We agree that insufficient evidence supports defendant's conviction for using a false compartment and will reverse count one. We reject defendant's other contentions except for his contention with respect to concurrent terms on counts four and five, with which we agree in part. We will modify the judgment and otherwise affirm.

FACTS

About 10:00 a.m. on March 21, 2006, Elk Grove Police Officer Shane Glaser conducted a traffic stop on defendant's car for an unregistered license plate. Defendant was the driver and sole occupant of the car. A search of defendant's car revealed a blue OxiClean aerosol spray can on the floorboard behind the driver's seat. The can had a false bottom. Inside the can, the officer found a sunglass holder and a baggie containing 4.86 grams of marijuana. Inside the sunglass holder, the officer found a glass smoking pipe with residue and three baggies containing a total of 46.12 grams of methamphetamine. The officer found $299 in defendant's wallet.

A fingerprint of defendant's left pinkie finger was found on the glass pipe. No usable fingerprints were found on the can, license plate, baggies, or on defendant's cell phone.

On November 28, 2007, defendant and two other individuals left the residence of a parolee whom an officer planned to search. When approached by police, defendant ran, bent over and put something in the bushes, and then stood up, turned around, lit a cigarette and sat down. A search of the bushes revealed a nylon case containing a digital scale, packaging material, and two plastic baggies containing a total of 11.97 grams of methamphetamine. An officer found $193 on defendant's person.

An expert testified that the methamphetamine defendant possessed on November 28, 2007, was possessed for sale. The expert based his opinion on the amount of methamphetamine, the scale, the packaging material, and the denominations of the cash. The expert opined that containers similar to the OxiClean can found in defendant's car on March 21, 2006, are commonly used to conceal methamphetamine by sellers.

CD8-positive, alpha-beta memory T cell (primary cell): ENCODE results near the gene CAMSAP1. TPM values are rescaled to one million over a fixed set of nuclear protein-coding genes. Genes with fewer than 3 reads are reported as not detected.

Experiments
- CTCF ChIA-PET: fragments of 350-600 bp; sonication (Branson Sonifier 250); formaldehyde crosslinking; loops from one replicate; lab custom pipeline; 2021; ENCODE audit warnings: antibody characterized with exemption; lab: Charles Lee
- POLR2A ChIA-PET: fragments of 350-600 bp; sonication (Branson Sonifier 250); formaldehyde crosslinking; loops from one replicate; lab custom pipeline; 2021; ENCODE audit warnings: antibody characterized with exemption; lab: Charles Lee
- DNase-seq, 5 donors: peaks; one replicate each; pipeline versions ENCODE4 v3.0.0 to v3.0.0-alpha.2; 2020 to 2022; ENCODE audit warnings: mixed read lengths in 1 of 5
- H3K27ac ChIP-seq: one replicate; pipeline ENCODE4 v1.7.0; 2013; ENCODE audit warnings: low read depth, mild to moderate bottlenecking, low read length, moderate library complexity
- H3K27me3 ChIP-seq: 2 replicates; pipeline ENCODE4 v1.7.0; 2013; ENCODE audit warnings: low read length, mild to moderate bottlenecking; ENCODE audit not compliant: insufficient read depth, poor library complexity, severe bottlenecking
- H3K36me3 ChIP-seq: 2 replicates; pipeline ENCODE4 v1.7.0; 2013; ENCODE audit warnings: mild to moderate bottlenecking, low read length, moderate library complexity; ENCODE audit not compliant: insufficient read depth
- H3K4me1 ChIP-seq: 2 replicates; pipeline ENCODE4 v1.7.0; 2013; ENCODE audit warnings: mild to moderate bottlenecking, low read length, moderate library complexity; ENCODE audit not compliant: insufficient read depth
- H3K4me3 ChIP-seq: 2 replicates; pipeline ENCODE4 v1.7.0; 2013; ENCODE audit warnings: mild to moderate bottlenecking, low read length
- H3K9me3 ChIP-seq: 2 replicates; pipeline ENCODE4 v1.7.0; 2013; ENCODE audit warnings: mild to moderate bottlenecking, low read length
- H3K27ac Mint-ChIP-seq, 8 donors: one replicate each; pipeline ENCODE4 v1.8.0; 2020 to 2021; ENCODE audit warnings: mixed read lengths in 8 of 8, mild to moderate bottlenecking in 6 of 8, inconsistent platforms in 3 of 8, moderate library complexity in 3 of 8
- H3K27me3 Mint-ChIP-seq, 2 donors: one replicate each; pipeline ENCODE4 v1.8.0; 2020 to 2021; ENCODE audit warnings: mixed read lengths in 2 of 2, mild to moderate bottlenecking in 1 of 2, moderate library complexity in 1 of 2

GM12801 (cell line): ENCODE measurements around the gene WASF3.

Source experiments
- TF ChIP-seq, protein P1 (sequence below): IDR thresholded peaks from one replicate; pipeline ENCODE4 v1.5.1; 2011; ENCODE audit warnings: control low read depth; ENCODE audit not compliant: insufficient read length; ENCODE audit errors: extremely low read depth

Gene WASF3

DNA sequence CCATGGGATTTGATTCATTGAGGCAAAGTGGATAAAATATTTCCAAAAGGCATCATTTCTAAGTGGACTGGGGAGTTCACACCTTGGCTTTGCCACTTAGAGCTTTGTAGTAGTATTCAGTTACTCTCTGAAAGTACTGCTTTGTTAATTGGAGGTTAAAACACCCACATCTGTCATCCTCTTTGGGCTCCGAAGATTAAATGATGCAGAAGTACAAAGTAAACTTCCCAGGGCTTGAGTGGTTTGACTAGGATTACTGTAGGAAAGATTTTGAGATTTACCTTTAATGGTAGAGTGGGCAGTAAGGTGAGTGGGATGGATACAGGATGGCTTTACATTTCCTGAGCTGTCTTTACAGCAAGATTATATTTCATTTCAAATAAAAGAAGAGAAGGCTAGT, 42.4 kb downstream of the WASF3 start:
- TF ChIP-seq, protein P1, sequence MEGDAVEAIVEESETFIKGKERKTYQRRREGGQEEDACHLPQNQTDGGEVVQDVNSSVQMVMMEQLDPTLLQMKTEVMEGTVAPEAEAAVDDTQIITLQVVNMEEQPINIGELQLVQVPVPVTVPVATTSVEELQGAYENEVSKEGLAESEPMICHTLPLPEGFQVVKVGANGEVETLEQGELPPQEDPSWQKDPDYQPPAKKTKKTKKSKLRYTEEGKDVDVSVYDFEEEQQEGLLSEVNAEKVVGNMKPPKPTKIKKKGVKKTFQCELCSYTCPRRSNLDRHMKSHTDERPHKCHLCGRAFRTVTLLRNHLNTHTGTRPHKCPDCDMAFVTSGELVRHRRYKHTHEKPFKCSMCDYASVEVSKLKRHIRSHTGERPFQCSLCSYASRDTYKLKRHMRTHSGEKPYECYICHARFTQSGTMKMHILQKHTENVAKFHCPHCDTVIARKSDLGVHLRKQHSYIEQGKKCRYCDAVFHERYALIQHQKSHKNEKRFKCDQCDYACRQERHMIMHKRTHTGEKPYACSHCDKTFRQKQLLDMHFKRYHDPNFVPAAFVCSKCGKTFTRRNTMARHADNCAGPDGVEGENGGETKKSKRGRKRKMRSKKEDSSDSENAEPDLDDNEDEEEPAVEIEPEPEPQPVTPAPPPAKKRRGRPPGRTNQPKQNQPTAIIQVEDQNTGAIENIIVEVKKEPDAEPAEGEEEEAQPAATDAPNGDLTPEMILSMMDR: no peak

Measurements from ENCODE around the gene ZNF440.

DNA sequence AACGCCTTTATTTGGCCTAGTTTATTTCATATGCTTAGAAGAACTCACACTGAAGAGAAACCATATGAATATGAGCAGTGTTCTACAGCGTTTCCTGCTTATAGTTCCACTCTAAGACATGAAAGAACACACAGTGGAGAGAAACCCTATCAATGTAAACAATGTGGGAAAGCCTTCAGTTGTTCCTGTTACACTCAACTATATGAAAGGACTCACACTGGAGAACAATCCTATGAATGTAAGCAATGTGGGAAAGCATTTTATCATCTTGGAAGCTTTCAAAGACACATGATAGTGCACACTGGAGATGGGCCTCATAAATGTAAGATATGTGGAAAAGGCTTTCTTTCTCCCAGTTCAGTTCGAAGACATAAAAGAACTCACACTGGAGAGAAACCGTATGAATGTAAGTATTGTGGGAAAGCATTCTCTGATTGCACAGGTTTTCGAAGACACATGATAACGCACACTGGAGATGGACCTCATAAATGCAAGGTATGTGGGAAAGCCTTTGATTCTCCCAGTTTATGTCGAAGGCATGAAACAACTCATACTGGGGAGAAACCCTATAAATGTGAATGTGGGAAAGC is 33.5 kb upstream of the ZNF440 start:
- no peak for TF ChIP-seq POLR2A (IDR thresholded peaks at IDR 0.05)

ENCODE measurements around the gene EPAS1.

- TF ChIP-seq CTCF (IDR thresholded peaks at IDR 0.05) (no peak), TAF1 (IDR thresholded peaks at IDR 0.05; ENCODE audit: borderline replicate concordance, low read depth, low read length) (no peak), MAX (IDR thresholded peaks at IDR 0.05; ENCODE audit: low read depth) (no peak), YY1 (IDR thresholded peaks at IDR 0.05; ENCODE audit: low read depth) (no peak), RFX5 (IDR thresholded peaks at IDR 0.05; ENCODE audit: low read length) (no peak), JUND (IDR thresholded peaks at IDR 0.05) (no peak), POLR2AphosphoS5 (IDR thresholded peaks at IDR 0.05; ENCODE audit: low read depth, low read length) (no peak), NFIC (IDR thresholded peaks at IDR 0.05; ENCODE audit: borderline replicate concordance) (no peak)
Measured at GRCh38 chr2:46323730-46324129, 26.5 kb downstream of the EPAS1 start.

The prosecutor introduced evidence of defendant's prior conduct. On June 24, 2004, defendant was in the driver's seat of an overturned vehicle. An officer prevented defendant from giving his duffel bag, and then a nylon pouch, to a woman who arrived on the scene. The officer opened the bag and pouch and found over $3,500 in cash, two cell phones, numerous keys, 63 grams of marijuana, 56.9 grams of methamphetamine, a digital scale, numerous baggies, and two glass smoking pipes.

On behalf of defendant, Shawn Marion testified. He was defendant's lifelong friend. Marion claimed that he cleaned defendant's car in March 2006, had placed the OxiClean can in defendant's car, and that the drugs in the can belonged to him, not to defendant. Marion explained that he had taken the can from "[a] guy [who] owed [him] some money for working on his car." Marion knew the can had a false bottom and contained methamphetamine, marijuana, and the pipe. Marion stated that he smoked some of the methamphetamine, put the can in defendant's car while working on it, and got "so fucked up [he] left it in there."

DISCUSSION

I

Defendant first contends that insufficient evidence supports his conviction on count one, using a false compartment with the intent to transport a controlled substance. ...